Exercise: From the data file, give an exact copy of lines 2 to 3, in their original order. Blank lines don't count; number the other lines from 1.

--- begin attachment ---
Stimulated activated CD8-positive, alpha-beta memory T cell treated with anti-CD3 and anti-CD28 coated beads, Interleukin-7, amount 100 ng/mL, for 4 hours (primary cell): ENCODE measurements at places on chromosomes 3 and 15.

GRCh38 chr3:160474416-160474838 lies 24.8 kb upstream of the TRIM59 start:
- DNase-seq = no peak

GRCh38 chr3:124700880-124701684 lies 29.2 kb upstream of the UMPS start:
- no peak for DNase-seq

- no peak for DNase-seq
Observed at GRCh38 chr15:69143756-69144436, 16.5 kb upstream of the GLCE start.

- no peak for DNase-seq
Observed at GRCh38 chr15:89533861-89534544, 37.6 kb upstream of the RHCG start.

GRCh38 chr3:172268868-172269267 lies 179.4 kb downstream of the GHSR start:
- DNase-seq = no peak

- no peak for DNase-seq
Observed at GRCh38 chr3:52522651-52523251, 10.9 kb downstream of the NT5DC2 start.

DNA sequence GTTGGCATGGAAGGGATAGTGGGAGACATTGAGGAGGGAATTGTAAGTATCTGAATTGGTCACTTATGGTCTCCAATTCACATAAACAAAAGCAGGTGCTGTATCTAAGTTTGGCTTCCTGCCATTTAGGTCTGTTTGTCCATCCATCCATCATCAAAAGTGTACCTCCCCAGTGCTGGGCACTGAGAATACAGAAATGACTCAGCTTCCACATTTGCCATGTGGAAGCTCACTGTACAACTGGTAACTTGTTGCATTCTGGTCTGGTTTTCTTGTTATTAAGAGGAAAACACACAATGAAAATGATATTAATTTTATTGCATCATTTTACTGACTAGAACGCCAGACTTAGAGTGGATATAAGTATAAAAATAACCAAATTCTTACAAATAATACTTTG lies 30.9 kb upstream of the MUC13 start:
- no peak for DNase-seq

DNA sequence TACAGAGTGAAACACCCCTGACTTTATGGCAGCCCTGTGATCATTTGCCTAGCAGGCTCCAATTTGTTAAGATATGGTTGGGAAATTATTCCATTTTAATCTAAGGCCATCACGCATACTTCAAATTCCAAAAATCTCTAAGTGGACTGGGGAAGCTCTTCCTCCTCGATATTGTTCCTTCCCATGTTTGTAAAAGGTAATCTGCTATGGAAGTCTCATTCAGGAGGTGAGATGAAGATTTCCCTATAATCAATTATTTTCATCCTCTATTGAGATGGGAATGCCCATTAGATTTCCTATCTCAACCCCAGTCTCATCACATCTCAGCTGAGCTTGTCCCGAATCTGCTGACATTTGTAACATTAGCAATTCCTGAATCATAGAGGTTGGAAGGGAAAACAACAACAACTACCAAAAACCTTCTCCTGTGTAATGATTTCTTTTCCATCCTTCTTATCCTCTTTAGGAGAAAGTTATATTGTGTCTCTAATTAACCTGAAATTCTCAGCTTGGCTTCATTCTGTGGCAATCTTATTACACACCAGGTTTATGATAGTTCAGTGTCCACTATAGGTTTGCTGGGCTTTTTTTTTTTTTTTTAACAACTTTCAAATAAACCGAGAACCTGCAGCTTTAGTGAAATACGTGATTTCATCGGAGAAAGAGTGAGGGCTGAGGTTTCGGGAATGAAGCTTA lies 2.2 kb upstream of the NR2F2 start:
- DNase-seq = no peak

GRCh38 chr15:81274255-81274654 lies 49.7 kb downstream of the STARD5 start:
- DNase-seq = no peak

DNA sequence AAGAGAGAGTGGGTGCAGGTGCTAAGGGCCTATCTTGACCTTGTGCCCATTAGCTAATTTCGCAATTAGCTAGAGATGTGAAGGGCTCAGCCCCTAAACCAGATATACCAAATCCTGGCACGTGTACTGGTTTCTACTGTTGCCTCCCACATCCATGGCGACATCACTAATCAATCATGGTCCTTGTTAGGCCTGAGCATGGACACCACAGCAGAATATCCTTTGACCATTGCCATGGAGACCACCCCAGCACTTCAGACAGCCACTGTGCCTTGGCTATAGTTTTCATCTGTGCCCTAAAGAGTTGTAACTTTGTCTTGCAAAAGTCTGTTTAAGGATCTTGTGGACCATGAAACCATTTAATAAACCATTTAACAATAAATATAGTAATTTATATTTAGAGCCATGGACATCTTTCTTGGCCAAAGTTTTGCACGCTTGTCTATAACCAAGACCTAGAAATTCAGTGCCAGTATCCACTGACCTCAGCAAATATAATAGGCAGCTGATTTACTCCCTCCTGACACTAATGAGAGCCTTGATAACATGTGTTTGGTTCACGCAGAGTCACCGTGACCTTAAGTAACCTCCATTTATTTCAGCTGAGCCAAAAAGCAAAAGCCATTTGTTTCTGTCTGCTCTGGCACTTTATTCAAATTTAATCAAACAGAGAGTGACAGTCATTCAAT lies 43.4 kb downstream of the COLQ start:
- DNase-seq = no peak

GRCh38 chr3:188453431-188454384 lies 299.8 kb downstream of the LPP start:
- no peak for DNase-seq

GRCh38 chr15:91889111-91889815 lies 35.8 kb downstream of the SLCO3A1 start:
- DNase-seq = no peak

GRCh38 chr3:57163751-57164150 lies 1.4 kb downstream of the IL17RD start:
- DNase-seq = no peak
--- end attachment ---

GRCh38 chr3:160474416-160474838 lies 24.8 kb upstream of the TRIM59 start:
- DNase-seq = no peak